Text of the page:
By Nichola Saminather and Manya Saini
TORONTO (Reuters) -Bank of Nova Scotia (Scotiabank) kicked off Canadian banks' fourth-quarter results reporting on Tuesday with better-than-expected profits driven by lower provisions, and lifted its divided by 11% with executives saying the bank was comfortable with current allowances despite the new COVID-19 variant.
Canada's third-largest lender announced its first dividend hike in nine quarters, of C$1 a share, becoming the first major bank to do so following the lifting of restrictions by the country's financial regulator this month.
Scotiabank will also buy back 24 million shares, or around 2% of its outstanding shares, it said.
But shares fell 0.6% to C$80.92 in morning trading in Toronto, compared with a 0.5% decline in the benchmark, as earnings excluding the impact of taxes and provisions, particularly in the international business, disappointed.
The broader market was weighed down after a warning from vaccine maker Moderna's chief executive on the effectiveness of COVID-19 shots against the Omicron variant.
Scotiabank took provisions of C$168 million ($131.56 million), down from C$1.1 billion a year ago. Excluding the impact of provisions and taxes, the bank posted adjusted profit of C$3.6 billion, up 4% from a year ago.
For investors looking for Canadian banks to show growth outside of core mortgages, Scotia largely disappointed. While mortgage lending rose sequentially and year or year, credit card, personal and business lending growth, while recovering, remained sluggish, and its net interest margin fell.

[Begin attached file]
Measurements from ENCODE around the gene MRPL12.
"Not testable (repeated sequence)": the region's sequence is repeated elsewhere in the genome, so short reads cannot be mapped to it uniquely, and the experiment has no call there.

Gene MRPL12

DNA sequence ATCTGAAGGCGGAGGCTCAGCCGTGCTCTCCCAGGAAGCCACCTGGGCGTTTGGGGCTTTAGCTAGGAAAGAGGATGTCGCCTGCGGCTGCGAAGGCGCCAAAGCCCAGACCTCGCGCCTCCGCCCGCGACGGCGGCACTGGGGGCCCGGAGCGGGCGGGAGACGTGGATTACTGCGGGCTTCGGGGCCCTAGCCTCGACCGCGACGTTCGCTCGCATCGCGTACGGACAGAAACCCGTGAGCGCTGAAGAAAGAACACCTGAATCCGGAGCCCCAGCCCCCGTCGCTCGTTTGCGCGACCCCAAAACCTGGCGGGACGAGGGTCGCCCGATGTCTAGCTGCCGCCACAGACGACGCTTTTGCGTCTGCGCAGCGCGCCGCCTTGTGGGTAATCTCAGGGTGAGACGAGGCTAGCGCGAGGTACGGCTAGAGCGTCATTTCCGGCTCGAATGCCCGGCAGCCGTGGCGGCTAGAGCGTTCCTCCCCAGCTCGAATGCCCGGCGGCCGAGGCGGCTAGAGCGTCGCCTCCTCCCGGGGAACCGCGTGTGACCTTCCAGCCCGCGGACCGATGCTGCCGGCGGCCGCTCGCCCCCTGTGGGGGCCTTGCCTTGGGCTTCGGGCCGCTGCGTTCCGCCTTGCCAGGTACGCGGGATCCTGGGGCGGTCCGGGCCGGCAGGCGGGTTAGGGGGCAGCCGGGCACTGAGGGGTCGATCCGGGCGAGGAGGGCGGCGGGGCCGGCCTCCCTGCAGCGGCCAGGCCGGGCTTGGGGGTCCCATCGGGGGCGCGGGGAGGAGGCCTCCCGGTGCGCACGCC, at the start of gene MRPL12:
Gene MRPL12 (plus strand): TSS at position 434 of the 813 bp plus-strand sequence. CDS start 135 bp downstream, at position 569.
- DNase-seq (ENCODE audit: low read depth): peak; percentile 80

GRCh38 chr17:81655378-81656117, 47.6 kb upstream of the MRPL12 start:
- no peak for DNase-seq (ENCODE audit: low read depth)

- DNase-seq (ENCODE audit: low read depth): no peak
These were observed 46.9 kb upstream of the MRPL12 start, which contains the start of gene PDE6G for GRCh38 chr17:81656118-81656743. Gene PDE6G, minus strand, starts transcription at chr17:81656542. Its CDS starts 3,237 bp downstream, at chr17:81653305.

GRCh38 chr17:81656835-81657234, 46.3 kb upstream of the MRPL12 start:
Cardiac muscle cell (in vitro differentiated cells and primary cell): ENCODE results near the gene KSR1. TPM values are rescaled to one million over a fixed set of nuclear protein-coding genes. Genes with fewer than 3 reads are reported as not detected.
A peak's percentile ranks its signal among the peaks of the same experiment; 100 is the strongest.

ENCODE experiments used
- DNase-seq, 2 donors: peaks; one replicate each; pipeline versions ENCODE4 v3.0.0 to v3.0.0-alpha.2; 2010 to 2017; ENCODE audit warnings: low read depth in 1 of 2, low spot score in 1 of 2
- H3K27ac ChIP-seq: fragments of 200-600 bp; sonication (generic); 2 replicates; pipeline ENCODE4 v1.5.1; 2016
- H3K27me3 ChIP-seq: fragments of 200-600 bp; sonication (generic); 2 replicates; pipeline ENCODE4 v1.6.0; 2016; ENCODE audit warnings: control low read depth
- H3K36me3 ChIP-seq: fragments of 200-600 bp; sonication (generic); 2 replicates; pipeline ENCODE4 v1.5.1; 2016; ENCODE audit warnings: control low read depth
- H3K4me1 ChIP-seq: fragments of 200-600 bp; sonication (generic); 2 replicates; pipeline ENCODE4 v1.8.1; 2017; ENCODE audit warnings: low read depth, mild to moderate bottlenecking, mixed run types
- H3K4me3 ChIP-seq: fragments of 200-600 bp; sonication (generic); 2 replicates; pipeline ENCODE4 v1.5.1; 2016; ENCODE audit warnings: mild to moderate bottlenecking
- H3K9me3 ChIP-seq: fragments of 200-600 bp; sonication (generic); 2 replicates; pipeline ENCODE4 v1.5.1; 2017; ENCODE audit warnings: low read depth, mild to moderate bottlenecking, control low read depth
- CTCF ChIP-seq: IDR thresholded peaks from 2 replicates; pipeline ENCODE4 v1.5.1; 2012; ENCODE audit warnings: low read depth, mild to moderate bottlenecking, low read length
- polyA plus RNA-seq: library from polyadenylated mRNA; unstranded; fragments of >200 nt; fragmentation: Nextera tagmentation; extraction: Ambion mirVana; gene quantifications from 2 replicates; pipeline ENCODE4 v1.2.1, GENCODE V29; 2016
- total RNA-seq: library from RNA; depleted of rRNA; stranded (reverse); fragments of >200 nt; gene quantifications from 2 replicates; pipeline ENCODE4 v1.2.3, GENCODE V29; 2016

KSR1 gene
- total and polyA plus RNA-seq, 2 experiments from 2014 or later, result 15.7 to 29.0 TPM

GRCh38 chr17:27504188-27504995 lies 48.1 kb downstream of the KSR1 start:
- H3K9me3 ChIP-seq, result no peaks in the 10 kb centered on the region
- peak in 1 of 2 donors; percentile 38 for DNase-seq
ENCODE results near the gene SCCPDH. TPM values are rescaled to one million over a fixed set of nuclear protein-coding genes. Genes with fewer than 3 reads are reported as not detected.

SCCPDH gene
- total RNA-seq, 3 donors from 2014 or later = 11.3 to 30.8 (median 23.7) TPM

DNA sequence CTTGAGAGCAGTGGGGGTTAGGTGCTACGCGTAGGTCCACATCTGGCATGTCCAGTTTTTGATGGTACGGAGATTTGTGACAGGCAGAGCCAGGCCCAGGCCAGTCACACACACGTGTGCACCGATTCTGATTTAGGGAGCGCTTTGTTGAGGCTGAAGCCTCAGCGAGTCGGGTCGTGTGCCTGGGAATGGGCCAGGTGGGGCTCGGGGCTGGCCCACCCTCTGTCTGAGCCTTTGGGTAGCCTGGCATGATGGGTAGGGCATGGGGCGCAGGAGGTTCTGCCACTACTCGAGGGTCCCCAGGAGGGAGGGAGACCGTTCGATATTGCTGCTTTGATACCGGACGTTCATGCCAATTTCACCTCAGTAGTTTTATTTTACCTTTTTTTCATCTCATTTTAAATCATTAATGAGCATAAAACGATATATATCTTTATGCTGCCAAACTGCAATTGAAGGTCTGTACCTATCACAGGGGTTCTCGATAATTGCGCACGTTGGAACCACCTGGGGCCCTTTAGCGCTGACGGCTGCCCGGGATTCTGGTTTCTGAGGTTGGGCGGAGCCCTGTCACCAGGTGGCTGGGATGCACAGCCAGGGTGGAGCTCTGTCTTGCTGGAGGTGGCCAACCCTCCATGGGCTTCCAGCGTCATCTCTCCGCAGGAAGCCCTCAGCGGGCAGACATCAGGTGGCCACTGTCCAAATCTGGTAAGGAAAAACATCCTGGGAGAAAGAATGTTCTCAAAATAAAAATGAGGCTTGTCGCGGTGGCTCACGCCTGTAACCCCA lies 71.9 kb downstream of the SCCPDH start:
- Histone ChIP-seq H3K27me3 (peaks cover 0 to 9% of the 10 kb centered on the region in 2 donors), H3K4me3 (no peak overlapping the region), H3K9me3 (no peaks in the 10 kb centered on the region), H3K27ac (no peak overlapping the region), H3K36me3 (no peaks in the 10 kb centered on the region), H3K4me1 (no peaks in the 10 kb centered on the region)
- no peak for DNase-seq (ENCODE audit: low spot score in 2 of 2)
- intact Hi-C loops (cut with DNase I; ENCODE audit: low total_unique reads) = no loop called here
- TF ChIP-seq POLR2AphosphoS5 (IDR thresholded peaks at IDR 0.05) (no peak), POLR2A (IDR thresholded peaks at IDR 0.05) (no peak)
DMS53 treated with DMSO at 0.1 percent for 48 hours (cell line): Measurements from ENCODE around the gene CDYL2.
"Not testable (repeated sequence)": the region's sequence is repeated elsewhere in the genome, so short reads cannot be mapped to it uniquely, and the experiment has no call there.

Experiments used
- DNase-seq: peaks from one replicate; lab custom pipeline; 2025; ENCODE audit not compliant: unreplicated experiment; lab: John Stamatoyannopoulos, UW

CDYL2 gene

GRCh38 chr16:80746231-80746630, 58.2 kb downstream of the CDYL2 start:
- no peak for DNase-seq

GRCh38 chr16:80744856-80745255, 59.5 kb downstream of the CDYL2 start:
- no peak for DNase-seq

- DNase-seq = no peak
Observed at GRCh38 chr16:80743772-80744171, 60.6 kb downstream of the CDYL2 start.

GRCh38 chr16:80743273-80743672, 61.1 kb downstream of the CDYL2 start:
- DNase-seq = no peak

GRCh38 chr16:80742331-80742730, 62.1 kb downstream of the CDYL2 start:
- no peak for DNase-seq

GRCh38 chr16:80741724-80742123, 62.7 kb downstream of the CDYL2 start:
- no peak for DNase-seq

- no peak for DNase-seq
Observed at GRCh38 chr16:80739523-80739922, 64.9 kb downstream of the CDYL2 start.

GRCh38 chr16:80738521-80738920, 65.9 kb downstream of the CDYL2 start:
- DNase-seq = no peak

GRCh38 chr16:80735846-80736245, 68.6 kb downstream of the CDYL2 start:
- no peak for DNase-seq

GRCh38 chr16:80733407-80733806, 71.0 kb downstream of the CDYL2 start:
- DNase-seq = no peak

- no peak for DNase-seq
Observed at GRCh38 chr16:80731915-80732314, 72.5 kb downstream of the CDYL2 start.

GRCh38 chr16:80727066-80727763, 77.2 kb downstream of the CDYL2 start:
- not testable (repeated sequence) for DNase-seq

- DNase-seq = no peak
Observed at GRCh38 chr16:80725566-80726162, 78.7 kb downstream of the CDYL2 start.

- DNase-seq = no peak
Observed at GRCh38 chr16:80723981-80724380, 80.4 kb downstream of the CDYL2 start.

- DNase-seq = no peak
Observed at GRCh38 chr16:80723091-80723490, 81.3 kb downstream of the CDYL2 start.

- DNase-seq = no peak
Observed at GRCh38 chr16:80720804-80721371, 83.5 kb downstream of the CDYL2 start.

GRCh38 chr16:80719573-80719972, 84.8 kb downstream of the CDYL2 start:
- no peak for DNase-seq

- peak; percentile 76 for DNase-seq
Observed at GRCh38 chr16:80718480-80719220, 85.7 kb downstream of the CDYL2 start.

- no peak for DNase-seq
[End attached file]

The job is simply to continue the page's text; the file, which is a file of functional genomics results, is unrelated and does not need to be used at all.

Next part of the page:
Canadian banks and investors have been hoping for an improvement in non-mortgage lending, as earnings beats over past quarters have been driven by home loans and the release of loan-loss reserves set aside last year.
Scotiabank's average non-mortgage loans grew 1.5% from the prior quarter in Canada and 2.8% in the international unit, compared with a 4.9% increase in Canadian home loans and 3.2% overseas.
Canadian mortgage growth is expected to slow in fiscal 2022 as the central bank raises rates, executives said on an analyst call.
Higher fees in Canadian banking and wealth management helped offset weakness in the capital markets unit.
Excluded from the adjusted profit was a pre-tax restructuring charge of C$126 million in international banking to reduce branches and employees. This will be recouped through expense savings in fiscal 2022, executives said on the call.
While net interest income in Canada rose 7% due to stronger lending, margins fell, as loan growth remained skewed to residential mortgages, which have lower rates.
Loan mix also weighed on margins in the international business, despite policy rate hikes in some of Latin American countries.
The bank expects sequential margin expansion next year, particularly in the international business, executives said.
Adjusted profit rose to C$2.10 a share, in the three months ended Oct. 31, compared with C$1.45 a year earlier and analysts' average estimate of C$1.90.
($1 = 1.2770 Canadian dollars)
(Reporting by Nichola Saminather in Toronto and Manya Saini in Bengaluru; Editing by Shinjini Ganguli, Bernadette Baum, Kirsten Donovan and Marguerita Choy)